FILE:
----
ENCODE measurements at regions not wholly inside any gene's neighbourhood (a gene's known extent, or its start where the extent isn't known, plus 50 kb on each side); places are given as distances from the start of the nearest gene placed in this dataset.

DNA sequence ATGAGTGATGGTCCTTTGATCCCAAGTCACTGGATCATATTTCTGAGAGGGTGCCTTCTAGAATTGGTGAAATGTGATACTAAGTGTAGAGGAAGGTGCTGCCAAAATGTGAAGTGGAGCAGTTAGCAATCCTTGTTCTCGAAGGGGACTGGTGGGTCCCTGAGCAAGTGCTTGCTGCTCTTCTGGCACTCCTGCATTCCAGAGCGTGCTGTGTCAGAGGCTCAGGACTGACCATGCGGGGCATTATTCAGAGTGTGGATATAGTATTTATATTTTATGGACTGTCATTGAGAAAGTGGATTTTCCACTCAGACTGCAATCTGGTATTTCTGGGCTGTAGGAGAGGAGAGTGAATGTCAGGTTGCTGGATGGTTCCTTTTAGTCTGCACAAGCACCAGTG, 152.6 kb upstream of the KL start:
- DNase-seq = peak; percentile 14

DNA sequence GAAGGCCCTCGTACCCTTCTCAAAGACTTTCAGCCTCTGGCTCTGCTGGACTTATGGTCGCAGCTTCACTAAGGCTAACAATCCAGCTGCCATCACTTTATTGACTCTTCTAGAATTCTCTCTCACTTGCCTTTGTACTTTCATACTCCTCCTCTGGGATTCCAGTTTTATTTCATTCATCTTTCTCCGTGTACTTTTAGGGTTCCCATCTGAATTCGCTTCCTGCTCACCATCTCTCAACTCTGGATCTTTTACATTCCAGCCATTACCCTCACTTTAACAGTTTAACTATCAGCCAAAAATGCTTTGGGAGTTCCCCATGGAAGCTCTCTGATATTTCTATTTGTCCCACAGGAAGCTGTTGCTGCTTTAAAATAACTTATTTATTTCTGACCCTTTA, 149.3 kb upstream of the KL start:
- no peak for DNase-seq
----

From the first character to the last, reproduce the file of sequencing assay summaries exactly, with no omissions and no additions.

ENCODE measurements at regions not wholly inside any gene's neighbourhood (a gene's known extent, or its start where the extent isn't known, plus 50 kb on each side); places are given as distances from the start of the nearest gene placed in this dataset.

DNA sequence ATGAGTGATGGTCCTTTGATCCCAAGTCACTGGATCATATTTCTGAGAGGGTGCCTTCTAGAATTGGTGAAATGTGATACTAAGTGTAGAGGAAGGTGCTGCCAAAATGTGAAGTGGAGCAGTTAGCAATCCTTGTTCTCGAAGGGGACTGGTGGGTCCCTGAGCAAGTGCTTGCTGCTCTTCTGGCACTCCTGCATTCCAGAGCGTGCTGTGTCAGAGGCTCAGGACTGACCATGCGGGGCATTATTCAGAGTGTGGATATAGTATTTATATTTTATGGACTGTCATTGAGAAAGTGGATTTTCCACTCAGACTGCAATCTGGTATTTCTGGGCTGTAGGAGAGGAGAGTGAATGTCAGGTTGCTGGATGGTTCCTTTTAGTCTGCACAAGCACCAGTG, 152.6 kb upstream of the KL start:
- DNase-seq = peak; percentile 14

DNA sequence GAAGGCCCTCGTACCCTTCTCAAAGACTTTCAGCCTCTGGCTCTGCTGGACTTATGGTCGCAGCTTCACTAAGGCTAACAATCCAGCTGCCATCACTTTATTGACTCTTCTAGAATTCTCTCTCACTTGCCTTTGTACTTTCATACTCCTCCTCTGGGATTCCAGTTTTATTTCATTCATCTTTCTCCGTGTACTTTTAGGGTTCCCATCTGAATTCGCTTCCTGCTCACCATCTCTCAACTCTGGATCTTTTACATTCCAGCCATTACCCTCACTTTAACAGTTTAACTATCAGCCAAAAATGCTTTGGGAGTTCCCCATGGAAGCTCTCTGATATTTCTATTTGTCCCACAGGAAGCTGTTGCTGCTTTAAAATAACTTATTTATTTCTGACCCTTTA, 149.3 kb upstream of the KL start:
- no peak for DNase-seq